“The opportunity for employment would be bonus for Kimba,” said Margaret Milton, who lives in one of the possible volunteer host communities for the national waste management facility. “Can you imagine the boom which a facility of that magnitude would do for the town of Kimba? I can see opportunities in science in the school for the kids... New infrastructure, better internet and mobile services, improved hospital facilities and wow we may even get a full time doctor.” Like all residents she has had the opportunity to visit Australia’s nuclear research centre and ask its professionals all the important questions.

Meagan Lienert of Kimba and  Marion Jones , ANSTO, in front of the cask of final waste.

Meagan Lienert of Kimba and Marion Jones, ANSTO, in front of the cask of final waste.


As for High Level Waste, the royal commission also prompted research by some Adelaide scientists (including Dr. Ben Heard, Bright New World founder) into the feasibility of taking custody of used nuclear fuel from international partners with the aim of recycling it in Integral Fast Reactors.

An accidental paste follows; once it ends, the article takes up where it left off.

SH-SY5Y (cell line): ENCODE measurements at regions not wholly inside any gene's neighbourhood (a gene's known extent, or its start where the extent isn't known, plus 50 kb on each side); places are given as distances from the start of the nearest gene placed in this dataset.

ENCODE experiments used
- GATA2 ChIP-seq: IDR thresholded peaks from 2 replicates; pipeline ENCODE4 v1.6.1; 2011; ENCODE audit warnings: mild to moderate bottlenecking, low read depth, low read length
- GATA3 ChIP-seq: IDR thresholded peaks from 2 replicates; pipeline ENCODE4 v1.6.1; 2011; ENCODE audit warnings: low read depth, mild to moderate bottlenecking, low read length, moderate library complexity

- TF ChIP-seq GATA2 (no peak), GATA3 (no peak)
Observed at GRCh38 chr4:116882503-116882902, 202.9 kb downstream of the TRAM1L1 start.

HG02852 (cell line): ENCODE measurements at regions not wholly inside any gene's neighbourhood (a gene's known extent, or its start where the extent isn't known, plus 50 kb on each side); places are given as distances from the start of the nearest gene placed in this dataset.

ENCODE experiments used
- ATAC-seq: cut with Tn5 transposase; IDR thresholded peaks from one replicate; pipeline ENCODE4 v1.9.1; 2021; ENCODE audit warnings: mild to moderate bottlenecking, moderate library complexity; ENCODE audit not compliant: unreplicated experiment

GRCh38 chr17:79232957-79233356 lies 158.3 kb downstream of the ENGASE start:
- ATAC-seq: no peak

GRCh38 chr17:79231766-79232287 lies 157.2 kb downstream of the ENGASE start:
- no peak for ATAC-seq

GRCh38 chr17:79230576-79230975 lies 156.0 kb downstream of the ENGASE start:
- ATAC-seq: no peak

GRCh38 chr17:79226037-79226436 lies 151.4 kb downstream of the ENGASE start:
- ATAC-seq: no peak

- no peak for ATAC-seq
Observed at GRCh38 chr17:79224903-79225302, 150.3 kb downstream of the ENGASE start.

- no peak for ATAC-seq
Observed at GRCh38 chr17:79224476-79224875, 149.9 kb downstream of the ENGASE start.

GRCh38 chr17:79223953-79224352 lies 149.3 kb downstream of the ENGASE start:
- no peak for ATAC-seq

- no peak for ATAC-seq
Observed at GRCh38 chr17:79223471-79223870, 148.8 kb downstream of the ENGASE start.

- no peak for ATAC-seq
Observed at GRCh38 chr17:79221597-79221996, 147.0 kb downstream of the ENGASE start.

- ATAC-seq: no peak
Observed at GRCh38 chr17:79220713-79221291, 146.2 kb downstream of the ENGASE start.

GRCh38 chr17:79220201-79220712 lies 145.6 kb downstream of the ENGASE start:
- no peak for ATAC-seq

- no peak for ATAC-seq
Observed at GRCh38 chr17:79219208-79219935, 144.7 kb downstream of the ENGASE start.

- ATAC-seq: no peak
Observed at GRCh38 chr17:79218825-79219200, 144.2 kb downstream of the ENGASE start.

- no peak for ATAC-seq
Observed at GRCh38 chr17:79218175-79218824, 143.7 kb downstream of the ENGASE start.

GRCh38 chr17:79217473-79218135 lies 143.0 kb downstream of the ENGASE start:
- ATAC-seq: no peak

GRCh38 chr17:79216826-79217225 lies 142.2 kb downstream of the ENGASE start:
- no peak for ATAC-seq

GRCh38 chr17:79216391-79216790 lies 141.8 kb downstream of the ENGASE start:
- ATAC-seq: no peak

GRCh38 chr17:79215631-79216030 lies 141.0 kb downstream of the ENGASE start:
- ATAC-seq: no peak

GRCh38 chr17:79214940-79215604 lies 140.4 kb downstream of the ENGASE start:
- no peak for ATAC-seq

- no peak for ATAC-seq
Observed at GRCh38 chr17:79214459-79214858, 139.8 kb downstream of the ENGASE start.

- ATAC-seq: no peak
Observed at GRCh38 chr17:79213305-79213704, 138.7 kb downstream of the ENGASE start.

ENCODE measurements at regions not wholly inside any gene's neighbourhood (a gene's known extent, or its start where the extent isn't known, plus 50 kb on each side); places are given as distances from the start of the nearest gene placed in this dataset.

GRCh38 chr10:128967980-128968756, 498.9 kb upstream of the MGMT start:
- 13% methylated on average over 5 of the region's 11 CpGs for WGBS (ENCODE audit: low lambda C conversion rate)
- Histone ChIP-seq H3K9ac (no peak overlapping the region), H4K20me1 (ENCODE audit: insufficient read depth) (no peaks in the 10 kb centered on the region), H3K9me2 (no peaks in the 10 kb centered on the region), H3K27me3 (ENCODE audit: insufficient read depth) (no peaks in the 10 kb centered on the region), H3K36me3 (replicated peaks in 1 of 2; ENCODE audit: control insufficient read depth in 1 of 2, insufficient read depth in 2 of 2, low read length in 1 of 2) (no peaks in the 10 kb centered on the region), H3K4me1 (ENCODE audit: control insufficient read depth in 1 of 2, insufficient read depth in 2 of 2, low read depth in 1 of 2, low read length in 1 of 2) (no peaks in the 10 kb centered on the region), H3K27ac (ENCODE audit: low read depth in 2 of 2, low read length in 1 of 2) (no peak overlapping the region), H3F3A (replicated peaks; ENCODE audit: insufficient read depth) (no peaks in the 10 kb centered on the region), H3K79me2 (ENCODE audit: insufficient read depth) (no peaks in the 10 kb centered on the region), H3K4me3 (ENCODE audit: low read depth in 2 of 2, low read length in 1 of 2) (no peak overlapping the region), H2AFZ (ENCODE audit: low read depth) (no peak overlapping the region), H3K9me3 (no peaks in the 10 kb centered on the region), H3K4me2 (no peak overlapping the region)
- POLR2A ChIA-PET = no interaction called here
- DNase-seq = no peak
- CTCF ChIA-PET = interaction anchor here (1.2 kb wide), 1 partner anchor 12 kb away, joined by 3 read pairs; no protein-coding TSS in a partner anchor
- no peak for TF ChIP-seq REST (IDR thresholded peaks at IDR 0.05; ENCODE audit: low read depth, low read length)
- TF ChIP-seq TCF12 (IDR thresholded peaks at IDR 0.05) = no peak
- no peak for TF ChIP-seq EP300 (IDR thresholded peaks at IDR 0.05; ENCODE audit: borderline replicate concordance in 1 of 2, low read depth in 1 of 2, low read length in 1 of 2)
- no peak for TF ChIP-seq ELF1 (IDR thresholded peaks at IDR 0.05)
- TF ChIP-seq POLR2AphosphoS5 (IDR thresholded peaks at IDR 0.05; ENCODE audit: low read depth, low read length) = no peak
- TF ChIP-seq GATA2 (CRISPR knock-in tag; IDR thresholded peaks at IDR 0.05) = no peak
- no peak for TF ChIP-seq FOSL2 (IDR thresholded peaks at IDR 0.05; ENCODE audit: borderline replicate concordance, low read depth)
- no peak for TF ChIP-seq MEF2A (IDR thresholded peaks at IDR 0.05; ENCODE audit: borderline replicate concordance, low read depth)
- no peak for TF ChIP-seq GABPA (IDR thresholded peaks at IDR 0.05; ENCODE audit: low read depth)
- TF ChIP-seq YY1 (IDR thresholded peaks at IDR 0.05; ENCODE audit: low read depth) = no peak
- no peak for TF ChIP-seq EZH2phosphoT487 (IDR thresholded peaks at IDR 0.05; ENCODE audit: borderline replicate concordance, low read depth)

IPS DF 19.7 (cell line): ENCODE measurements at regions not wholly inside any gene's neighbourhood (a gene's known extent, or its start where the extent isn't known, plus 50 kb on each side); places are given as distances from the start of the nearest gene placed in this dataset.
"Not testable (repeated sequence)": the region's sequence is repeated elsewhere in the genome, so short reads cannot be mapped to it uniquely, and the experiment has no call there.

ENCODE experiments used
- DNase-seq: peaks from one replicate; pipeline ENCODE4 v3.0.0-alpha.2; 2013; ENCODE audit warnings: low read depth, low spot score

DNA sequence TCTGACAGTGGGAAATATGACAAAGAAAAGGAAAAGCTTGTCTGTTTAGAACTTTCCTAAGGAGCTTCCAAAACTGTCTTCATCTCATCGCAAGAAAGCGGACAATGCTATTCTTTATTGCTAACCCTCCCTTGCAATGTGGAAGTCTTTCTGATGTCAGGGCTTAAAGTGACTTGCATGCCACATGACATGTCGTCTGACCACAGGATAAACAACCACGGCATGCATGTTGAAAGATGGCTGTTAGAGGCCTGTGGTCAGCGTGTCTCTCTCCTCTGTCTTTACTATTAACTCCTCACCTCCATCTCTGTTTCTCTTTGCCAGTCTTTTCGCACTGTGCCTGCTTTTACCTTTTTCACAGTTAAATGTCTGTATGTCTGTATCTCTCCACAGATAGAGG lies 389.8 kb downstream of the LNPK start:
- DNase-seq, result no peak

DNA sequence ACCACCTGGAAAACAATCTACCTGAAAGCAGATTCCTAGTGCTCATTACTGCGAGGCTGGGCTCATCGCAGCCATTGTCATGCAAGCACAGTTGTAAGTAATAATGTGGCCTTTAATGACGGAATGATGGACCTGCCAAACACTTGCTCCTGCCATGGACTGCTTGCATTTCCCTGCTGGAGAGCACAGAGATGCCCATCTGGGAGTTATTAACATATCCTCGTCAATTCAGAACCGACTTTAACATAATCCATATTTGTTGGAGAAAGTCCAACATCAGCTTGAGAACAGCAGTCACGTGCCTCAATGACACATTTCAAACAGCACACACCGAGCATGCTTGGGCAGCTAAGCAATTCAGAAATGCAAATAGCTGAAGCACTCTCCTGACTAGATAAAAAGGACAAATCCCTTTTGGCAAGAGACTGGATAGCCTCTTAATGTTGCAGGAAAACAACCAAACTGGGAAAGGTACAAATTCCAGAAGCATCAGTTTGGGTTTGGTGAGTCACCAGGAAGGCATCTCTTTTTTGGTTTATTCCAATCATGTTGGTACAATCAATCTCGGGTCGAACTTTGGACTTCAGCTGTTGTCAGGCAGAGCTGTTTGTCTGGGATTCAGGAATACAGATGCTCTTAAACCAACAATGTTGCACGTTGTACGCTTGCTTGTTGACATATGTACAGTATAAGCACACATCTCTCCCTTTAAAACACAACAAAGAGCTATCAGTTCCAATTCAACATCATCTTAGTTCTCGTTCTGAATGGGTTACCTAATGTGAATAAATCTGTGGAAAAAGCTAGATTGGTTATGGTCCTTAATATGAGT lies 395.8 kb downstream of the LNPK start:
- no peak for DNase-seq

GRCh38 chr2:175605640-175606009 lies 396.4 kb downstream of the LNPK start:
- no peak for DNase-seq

This would make a heck of a lot of low-emission electricity while also dramatically reducing the effort involved in managing the by-products - effectively “solving nuclear waste”. The overwhelming hurdle is Australia’s decades-old prohibition against building any sort of nuclear plant.

The other result was a suggested price of $1,370 (or more) per kilogram of used fuel paid to Australia to manage and permanently dispose of it - rather than being a cost, it could be income! South Australia is a globally-recognised example of this by turning plastic waste into paid recyclable material with the container deposit scheme.